As we all know, a story needs conflict and the conflict arises in the form of a “newhair”. John Redlantern is only 20, but he questions the traditions who keep them trapped in this one place, waiting forever for an air ship that never comes. He dares the unspeakable. He challenges the elders and is finally cast out. What the elders didn’t expect – he’s struck a chord with many. Staying in one place means that food is getting scarcer and people are afraid of starving. When he leaves, a group of newhairs joins him.

John’s frustration has a lot to do with survival but is about something else als well. John’s suggestion to leave their dwelling place has something to do with leaving behind the past. Everything they do or think revolves around a distant time and place. They hope to be saved and brought back one day. They re-enact the story of Thommy and Angela again and again and, while waiting to be saved, they don’t really enjoy life or live freely.

What false hope can do to people is only one thought-provoking element, which is part of a profound analysis of meangless rituals and religion.

The structure of the novel is interesting as well. It has two main first person narrators and at least six minor narrators. That breaks up the monotony and gives Beckett the opportunity to show more than one view of the same story. The multiplicity of stories is another important theme in the book:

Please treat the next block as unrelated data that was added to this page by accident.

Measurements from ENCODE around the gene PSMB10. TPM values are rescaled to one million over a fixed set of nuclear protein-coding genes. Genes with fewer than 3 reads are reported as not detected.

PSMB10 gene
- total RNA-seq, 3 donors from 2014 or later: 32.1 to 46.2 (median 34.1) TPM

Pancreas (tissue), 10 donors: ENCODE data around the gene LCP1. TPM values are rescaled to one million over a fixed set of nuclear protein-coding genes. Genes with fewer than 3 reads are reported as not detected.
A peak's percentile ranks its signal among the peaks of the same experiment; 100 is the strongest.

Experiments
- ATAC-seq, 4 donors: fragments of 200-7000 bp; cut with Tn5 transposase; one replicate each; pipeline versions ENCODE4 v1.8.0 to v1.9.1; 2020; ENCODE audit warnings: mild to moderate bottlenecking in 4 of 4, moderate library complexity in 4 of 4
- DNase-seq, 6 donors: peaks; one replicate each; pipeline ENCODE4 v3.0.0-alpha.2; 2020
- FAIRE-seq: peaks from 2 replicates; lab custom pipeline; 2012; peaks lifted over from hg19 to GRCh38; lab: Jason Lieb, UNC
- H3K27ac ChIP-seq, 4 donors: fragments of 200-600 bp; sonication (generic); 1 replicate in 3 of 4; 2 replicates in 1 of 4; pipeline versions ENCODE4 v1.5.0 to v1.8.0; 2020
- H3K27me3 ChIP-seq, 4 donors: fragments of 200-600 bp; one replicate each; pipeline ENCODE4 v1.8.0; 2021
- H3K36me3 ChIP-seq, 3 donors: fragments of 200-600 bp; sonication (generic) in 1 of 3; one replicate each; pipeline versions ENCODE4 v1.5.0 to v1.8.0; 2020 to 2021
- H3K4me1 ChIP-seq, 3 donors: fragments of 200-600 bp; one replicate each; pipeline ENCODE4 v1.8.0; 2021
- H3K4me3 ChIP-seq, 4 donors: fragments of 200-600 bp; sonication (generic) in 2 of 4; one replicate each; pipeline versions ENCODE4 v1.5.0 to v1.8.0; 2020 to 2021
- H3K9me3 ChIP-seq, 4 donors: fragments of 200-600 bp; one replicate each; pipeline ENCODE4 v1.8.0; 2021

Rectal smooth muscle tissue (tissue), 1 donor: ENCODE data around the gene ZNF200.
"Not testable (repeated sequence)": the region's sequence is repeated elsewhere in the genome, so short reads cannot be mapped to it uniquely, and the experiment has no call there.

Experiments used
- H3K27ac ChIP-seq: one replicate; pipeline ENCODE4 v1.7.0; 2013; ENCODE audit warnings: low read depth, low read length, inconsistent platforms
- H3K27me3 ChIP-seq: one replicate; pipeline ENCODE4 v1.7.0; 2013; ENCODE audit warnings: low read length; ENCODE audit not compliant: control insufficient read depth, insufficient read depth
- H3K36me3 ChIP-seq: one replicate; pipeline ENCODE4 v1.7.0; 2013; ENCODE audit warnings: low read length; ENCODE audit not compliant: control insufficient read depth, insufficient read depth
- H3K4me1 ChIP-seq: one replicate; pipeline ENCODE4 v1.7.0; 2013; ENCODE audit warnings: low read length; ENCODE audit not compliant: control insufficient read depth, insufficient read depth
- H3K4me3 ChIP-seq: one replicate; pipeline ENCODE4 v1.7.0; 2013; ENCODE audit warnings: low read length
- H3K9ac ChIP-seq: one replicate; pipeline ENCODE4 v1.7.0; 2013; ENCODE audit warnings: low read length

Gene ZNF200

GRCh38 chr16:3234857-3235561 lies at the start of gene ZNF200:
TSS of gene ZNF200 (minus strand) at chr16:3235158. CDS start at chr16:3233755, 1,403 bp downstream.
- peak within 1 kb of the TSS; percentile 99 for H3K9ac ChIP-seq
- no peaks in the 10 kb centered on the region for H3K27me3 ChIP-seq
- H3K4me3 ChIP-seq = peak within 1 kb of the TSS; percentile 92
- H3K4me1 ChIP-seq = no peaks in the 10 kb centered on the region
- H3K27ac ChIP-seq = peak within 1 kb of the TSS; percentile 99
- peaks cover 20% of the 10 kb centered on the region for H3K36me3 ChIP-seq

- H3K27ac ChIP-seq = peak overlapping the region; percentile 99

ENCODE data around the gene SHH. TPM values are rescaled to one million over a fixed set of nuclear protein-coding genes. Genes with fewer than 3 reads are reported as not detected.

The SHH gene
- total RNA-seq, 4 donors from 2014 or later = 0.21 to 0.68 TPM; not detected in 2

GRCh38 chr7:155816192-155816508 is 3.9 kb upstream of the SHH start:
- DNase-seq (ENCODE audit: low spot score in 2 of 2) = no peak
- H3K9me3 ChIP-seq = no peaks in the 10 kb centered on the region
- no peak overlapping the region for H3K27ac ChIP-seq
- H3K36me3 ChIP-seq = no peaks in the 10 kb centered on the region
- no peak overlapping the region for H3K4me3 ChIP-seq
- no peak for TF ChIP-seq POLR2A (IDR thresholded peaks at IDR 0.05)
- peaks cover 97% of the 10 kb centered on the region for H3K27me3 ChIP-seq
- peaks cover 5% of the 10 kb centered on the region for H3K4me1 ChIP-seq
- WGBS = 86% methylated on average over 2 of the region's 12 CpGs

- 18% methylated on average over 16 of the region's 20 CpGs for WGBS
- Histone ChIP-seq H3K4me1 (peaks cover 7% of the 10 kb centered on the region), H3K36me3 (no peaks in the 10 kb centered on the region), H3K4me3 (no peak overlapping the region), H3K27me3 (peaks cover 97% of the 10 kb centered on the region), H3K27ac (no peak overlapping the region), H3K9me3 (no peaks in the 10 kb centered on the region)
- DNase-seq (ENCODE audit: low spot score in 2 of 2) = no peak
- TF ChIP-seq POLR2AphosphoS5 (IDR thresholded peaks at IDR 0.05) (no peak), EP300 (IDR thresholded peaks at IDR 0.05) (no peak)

There are lots of different stories branching away all the time from every single thing that happens. As soon as a moment has gone, different versions of it start to be remembered and told about. And some of them carry on, and some die out, and you can’t know in advance which version will last and which won’t.

Dark Eden  describes a world in which sexuality is lived freely, in which nobody has ever murdered anyone and in which even the crippled and disfigured are treated like everyone else. But it’s not a peaceful society. Hatred and aggression simmer under the surface and can only be contained as long as absolutely nothing in the daily or yearly routine is changed. Once John questions tradition and sets in motion change, violence erupts.

The end is well done and logical. Pretty much what I had expected but that wasn’t disappointing. However, closing the book was a relief. The world Dark Eden describes is a wondrous place, filled with abundant vegetation and a strange and haunting fauna, but it’s bathed in perpetual darkness, and very suffocating.